"Everything that fills your world has been designed."
"Every object tells a story if you know how to read it." - Henry Ford
"Design is the search for form."
Gary Hustwit's previous film "Helvetica" played to sold out audiences at Hot Docs a couple of years ago and made people ask the question: "Who knew anyone cared about fonts?" A big part of its popularity was also its style - the great cinematography showing the Helvetica font used in everyday life combined with carefully composed frames and the rhythmic score of the band El Ten Eleven.
The follow-up, "Objectified", stays firmly in the very same mold and is yet another stylish, carefully composed film about design. This time out the subject is a bit wider in scope as Hustwit takes a crack at industrial design. Cars, computers, utensils, kitchen gadgets, chairs and pretty much any other object that can be mass produced is up for consideration. Actually, it's less about the objects themselves than simply the concept of design - what does design accomplish, what should design be accomplishing and when should we even be doing it? In comparison to "Helvetica", the questions are bigger, the ideas are grander and the discussions provide much more to chew on. It's just not as entertaining.
As mentioned above, the style remains very similar and is executed brilliantly at times (the presentation of objects is just beautiful throughout the film), but it just doesn't bounce along at anywhere near the same speed. Perhaps it's because there's less passion coming from some of the designers being interviewed. Their ideas and statements provide excellent insight into what we consume, how we consume it and whether we should be consuming at all, but I missed the vigour and humour with which the font designers argued their sides. There's far fewer laughs in "Objectified" and it's the poorer for it.
Of course, that doesn't mean there aren't some compelling ideas expressed in its 75 minute run time. One of the most important concepts raised is that of sustainability and how major companies are having a hard time adapting and adjusting to "green" requirements. Typically, it seems that design caters to the 10% of the population that already have too much stuff. The other 90% simply need the basics, but they aren't the target. It's those that want what's "Now" and what's "Next" that are buying, but what they are buying typically doesn't last. So that leads to more buying...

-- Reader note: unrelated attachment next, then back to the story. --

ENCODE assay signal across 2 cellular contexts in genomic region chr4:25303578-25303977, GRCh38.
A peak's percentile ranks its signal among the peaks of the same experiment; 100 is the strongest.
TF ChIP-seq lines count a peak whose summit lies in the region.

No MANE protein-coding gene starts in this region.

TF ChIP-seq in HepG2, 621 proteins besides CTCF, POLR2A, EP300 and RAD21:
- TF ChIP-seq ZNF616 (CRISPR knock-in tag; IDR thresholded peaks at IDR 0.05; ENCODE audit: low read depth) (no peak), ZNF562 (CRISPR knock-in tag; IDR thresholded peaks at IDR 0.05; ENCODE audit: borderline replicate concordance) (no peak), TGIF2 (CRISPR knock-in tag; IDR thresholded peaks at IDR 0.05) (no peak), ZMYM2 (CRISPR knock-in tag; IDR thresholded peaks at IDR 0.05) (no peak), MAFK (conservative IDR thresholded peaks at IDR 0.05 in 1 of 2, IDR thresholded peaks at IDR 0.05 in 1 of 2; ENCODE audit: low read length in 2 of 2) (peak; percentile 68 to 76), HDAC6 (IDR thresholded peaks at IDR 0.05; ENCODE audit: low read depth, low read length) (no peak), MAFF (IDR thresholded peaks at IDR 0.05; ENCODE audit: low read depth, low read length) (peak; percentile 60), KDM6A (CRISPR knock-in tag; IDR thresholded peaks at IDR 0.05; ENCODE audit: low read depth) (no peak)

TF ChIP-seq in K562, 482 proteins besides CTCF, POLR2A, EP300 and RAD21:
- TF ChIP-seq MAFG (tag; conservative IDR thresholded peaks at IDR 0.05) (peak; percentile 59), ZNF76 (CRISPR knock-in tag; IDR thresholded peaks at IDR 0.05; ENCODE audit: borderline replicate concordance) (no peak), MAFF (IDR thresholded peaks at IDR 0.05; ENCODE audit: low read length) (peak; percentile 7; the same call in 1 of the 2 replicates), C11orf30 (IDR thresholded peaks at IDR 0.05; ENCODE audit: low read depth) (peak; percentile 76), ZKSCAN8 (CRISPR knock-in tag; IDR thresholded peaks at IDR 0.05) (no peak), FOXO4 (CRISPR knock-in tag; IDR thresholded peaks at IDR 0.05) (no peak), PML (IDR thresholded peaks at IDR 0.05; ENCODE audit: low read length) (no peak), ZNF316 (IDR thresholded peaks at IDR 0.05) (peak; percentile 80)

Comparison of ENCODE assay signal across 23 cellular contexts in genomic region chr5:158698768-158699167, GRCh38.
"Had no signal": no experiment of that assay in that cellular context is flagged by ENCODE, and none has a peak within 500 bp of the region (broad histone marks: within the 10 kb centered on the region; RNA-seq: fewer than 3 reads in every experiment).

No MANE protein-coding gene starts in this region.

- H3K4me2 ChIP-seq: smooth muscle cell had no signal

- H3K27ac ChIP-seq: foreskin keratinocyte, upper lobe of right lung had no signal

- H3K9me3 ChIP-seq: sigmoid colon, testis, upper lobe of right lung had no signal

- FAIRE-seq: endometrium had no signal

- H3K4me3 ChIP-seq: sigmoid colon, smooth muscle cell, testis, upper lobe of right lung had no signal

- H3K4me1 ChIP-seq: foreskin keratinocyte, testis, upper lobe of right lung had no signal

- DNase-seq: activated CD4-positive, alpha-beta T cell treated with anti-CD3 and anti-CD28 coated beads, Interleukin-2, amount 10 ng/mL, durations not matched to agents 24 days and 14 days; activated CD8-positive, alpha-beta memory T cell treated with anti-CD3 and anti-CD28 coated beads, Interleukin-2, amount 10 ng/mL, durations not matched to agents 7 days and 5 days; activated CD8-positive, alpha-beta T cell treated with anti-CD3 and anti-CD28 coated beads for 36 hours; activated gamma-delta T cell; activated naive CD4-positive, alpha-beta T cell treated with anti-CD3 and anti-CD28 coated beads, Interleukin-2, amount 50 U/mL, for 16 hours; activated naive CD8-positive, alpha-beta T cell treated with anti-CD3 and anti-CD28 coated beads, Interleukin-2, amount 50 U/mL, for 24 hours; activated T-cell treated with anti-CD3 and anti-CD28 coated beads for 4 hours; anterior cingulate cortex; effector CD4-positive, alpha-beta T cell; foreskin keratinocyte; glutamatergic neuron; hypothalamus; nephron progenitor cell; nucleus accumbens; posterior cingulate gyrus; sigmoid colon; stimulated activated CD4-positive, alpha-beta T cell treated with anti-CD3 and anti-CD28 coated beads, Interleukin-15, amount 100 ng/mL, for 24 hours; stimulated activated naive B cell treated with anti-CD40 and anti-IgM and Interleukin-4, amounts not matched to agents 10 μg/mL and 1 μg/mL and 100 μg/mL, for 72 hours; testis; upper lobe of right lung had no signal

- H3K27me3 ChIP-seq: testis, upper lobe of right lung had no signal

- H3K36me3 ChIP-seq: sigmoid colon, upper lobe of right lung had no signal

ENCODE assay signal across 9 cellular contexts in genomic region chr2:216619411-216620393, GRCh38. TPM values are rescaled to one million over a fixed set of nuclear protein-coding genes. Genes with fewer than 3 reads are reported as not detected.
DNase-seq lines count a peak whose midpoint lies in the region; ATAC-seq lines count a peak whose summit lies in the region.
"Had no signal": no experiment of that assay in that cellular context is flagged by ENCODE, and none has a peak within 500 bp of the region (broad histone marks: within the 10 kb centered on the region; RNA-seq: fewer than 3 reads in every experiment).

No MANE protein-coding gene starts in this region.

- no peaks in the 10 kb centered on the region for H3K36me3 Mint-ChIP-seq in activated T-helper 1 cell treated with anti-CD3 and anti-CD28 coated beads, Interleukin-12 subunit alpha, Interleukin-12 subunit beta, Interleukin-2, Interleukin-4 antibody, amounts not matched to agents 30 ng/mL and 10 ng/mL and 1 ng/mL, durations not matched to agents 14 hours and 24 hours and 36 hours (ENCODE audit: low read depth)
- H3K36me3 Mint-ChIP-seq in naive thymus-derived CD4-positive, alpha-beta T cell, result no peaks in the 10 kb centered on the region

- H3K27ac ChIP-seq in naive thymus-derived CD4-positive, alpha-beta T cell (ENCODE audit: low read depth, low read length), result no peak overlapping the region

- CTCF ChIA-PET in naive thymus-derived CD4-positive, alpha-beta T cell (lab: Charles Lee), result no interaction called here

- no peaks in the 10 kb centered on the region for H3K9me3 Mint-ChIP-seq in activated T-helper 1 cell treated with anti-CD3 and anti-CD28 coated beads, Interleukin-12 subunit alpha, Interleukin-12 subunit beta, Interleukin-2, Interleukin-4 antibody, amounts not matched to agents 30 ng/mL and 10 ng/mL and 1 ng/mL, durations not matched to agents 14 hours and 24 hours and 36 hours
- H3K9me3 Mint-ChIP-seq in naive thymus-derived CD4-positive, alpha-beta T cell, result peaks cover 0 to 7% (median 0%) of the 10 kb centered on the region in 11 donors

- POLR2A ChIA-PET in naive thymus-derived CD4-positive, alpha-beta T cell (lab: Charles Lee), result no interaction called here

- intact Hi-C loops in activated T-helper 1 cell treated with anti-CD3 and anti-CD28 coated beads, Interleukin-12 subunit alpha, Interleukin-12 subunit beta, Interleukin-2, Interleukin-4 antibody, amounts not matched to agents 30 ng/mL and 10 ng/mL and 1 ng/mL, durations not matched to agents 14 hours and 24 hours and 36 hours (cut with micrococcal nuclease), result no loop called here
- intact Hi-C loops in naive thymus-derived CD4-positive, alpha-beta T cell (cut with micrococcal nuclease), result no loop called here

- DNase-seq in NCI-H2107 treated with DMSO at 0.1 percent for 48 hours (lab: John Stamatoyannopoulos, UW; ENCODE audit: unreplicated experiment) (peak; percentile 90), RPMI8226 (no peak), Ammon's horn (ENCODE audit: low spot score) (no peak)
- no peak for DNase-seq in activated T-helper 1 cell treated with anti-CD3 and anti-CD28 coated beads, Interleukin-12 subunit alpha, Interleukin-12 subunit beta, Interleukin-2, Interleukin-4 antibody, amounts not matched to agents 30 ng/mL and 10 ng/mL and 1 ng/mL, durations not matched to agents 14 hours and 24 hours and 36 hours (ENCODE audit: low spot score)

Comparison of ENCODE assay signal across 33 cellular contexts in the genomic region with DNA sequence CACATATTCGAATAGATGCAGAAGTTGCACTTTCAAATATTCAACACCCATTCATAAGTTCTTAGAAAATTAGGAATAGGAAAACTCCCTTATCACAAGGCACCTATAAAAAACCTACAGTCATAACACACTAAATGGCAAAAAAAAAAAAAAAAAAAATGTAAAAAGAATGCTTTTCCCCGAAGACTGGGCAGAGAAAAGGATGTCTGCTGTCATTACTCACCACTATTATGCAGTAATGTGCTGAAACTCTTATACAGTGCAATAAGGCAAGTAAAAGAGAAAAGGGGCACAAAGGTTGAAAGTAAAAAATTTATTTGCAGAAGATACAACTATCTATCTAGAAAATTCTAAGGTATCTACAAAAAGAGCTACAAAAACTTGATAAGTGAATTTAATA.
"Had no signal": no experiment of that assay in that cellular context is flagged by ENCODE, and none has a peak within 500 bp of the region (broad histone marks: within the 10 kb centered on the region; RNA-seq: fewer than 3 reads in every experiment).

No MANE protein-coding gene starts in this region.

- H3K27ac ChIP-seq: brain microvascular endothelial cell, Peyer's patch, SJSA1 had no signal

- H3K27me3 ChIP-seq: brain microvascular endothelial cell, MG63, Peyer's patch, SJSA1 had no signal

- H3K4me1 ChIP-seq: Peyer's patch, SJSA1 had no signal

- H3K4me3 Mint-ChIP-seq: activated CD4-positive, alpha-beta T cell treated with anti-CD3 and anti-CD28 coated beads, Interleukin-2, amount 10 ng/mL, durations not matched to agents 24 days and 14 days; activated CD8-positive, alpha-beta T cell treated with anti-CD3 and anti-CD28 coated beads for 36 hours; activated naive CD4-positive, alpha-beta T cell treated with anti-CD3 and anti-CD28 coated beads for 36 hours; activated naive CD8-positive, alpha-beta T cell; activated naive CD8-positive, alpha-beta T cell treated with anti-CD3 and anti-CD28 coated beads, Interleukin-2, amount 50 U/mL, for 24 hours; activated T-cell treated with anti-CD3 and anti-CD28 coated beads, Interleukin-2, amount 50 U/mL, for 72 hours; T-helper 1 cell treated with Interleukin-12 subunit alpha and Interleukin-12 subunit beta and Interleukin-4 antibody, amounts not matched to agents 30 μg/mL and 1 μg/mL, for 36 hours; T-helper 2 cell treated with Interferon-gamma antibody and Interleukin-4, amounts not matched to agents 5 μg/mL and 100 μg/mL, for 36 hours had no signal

The point could be argued that design came about simply as a requirement for mass production. One of the talking heads in the movie relates the story about archers in ancient China who all made their own customized arrows for their bows. However, if they were killed in battle someone else couldn't simply use their arrows to keep fighting. So the Emperor insisted that a common bow and arrow be made and given to all soldiers. And thus design and production was born. In the modern age though, for the longest time it was thought that designers should simply give individual character to something that is produced. Don't worry about end to end design, just finish the product with some nice flourishes. Today, designers say things like (and I'm paraphrasing all of these):
- Understand the extremes when designing and the middle will take care of itself.
- Remove what is unnecessary.
- If you are frustrated that something doesn't exist (something you want to see), that will drive the creation of that thing.
There's plenty more ideas and objects strewn throughout "Objectified" and it's already made me want to see it again to pick up on things I may have missed. However, with fewer entertaining subjects, shorter musical interludes and less fun overall, I'm not looking forward to my second viewing as much as I'd hoped I would.